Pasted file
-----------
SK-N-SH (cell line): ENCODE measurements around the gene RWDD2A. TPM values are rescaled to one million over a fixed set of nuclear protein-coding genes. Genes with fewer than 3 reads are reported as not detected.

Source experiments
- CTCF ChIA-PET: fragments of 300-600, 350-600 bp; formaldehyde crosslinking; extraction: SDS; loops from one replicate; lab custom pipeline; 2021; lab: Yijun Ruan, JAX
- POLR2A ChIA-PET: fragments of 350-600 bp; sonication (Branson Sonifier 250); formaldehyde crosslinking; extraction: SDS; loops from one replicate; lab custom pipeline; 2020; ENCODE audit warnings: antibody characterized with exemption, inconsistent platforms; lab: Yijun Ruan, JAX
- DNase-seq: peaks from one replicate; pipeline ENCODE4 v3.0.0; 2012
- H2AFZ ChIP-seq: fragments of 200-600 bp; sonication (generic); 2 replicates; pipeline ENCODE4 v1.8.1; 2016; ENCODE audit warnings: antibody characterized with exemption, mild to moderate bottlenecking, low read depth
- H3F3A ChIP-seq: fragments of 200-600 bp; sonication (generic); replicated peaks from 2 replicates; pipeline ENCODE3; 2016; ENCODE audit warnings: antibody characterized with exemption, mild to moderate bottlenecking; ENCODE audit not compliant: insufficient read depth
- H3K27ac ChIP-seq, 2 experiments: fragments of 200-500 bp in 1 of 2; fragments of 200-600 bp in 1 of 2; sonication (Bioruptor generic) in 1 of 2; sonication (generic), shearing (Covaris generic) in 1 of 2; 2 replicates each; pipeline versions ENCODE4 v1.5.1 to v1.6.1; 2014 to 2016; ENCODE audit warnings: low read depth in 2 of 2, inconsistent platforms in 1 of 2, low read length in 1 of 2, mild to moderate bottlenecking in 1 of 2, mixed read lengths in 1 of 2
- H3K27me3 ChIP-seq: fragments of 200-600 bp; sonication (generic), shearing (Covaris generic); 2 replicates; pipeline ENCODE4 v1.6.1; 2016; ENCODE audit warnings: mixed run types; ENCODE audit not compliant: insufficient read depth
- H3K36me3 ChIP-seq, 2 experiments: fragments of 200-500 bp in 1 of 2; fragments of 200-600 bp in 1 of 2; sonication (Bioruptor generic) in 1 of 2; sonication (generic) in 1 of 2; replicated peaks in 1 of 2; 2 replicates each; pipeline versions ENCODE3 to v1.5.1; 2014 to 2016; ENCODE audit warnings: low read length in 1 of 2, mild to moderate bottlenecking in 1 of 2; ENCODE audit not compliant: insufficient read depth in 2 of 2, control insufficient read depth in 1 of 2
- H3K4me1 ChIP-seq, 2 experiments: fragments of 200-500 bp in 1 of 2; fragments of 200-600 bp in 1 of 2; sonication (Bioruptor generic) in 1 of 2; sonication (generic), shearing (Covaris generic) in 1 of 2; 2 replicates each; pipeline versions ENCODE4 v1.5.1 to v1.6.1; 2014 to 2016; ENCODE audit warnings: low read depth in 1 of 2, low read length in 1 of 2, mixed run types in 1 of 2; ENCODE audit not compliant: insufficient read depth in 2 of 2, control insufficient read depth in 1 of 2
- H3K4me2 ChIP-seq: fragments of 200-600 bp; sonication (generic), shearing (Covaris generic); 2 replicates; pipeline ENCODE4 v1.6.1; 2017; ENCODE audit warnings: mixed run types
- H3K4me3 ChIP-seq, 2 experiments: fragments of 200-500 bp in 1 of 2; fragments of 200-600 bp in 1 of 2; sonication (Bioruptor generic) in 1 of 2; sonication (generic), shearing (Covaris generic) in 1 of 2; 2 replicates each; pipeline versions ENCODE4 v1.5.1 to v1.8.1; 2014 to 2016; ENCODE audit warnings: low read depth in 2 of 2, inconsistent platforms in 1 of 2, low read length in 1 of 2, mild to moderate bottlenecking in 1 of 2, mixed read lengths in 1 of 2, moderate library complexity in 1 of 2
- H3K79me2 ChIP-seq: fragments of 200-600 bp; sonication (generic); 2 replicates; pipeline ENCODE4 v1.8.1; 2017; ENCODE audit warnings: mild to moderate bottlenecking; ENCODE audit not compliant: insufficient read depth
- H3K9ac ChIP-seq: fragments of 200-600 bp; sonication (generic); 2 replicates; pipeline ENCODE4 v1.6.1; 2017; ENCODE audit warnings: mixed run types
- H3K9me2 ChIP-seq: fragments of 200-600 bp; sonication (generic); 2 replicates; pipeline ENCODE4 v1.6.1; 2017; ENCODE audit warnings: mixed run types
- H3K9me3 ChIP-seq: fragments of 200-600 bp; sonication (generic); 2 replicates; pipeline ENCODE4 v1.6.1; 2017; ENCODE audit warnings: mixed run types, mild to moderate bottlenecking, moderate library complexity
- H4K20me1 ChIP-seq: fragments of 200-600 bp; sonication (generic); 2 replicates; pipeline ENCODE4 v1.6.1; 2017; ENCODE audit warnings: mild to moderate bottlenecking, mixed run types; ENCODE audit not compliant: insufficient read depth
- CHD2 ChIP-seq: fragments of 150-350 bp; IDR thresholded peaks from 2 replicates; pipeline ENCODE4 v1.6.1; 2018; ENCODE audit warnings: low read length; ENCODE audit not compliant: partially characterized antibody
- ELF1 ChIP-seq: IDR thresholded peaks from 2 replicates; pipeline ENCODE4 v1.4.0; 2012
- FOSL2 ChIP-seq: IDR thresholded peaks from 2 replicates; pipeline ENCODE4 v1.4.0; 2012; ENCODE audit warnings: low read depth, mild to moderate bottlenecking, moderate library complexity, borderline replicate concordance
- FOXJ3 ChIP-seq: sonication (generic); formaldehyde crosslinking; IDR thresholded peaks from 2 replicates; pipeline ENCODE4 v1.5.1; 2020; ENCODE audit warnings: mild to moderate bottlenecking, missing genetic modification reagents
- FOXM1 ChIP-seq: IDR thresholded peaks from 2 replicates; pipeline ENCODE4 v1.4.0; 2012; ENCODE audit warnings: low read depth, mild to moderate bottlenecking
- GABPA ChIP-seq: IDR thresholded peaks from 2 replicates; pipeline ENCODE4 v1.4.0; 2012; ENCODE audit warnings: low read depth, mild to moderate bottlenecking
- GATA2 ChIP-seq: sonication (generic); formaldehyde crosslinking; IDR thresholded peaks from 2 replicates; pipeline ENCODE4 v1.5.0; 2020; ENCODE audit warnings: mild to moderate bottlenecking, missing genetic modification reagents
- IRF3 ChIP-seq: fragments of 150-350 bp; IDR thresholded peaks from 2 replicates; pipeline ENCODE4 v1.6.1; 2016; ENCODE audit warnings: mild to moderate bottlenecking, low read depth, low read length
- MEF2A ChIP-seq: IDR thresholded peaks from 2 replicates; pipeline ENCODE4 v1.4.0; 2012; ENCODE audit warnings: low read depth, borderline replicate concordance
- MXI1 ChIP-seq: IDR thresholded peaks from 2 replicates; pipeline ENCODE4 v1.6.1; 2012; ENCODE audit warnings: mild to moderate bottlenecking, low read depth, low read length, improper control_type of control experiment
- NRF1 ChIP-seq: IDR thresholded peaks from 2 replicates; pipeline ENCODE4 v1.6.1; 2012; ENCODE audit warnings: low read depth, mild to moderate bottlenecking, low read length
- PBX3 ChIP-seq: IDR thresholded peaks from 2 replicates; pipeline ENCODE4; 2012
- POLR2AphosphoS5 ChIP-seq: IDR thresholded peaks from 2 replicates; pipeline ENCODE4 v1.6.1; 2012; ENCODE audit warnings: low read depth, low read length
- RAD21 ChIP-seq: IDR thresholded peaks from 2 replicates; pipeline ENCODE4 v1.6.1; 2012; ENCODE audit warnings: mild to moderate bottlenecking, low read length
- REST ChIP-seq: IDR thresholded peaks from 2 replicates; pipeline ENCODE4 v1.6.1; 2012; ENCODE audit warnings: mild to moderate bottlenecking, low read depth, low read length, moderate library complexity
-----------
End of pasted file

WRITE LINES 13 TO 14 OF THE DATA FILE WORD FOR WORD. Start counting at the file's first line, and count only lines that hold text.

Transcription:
- H3K4me3 ChIP-seq, 2 experiments: fragments of 200-500 bp in 1 of 2; fragments of 200-600 bp in 1 of 2; sonication (Bioruptor generic) in 1 of 2; sonication (generic), shearing (Covaris generic) in 1 of 2; 2 replicates each; pipeline versions ENCODE4 v1.5.1 to v1.8.1; 2014 to 2016; ENCODE audit warnings: low read depth in 2 of 2, inconsistent platforms in 1 of 2, low read length in 1 of 2, mild to moderate bottlenecking in 1 of 2, mixed read lengths in 1 of 2, moderate library complexity in 1 of 2
- H3K79me2 ChIP-seq: fragments of 200-600 bp; sonication (generic); 2 replicates; pipeline ENCODE4 v1.8.1; 2017; ENCODE audit warnings: mild to moderate bottlenecking; ENCODE audit not compliant: insufficient read depth